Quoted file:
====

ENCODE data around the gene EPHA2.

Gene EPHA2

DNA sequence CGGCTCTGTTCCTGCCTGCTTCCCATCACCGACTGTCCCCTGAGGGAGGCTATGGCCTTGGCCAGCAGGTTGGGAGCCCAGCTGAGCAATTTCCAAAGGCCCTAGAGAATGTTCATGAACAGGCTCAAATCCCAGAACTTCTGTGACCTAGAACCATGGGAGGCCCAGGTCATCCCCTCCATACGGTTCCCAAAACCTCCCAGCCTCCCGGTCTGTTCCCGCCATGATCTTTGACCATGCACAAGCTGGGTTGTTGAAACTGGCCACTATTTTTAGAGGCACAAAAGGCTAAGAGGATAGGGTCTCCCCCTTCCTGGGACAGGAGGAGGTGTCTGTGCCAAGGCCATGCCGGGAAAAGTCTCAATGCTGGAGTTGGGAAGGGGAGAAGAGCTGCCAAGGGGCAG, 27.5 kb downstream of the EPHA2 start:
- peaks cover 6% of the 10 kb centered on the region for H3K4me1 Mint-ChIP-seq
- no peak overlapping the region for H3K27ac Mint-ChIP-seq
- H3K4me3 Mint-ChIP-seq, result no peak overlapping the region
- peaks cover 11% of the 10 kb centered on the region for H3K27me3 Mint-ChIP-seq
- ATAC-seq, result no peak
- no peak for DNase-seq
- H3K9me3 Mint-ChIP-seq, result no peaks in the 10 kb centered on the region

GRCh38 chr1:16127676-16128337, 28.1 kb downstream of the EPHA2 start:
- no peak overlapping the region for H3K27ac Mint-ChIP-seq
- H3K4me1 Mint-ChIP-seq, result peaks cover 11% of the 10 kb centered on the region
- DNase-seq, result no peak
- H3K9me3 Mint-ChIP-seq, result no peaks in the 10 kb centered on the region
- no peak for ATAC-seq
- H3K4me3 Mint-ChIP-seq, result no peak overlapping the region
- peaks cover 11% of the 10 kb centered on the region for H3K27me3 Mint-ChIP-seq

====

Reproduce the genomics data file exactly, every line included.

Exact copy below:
ENCODE data around the gene EPHA2.

Gene EPHA2

DNA sequence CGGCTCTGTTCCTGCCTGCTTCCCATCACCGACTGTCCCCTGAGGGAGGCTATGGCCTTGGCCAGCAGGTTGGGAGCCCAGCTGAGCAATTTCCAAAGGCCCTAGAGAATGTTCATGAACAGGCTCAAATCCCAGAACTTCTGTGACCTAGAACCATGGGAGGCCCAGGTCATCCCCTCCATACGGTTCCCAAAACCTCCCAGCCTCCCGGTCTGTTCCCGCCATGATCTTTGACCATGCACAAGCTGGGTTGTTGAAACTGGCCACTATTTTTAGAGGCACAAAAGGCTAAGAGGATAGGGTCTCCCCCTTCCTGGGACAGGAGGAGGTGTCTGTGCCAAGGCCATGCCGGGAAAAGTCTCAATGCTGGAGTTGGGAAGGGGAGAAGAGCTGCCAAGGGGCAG, 27.5 kb downstream of the EPHA2 start:
- peaks cover 6% of the 10 kb centered on the region for H3K4me1 Mint-ChIP-seq
- no peak overlapping the region for H3K27ac Mint-ChIP-seq
- H3K4me3 Mint-ChIP-seq, result no peak overlapping the region
- peaks cover 11% of the 10 kb centered on the region for H3K27me3 Mint-ChIP-seq
- ATAC-seq, result no peak
- no peak for DNase-seq
- H3K9me3 Mint-ChIP-seq, result no peaks in the 10 kb centered on the region

GRCh38 chr1:16127676-16128337, 28.1 kb downstream of the EPHA2 start:
- no peak overlapping the region for H3K27ac Mint-ChIP-seq
- H3K4me1 Mint-ChIP-seq, result peaks cover 11% of the 10 kb centered on the region
- DNase-seq, result no peak
- H3K9me3 Mint-ChIP-seq, result no peaks in the 10 kb centered on the region
- no peak for ATAC-seq
- H3K4me3 Mint-ChIP-seq, result no peak overlapping the region
- peaks cover 11% of the 10 kb centered on the region for H3K27me3 Mint-ChIP-seq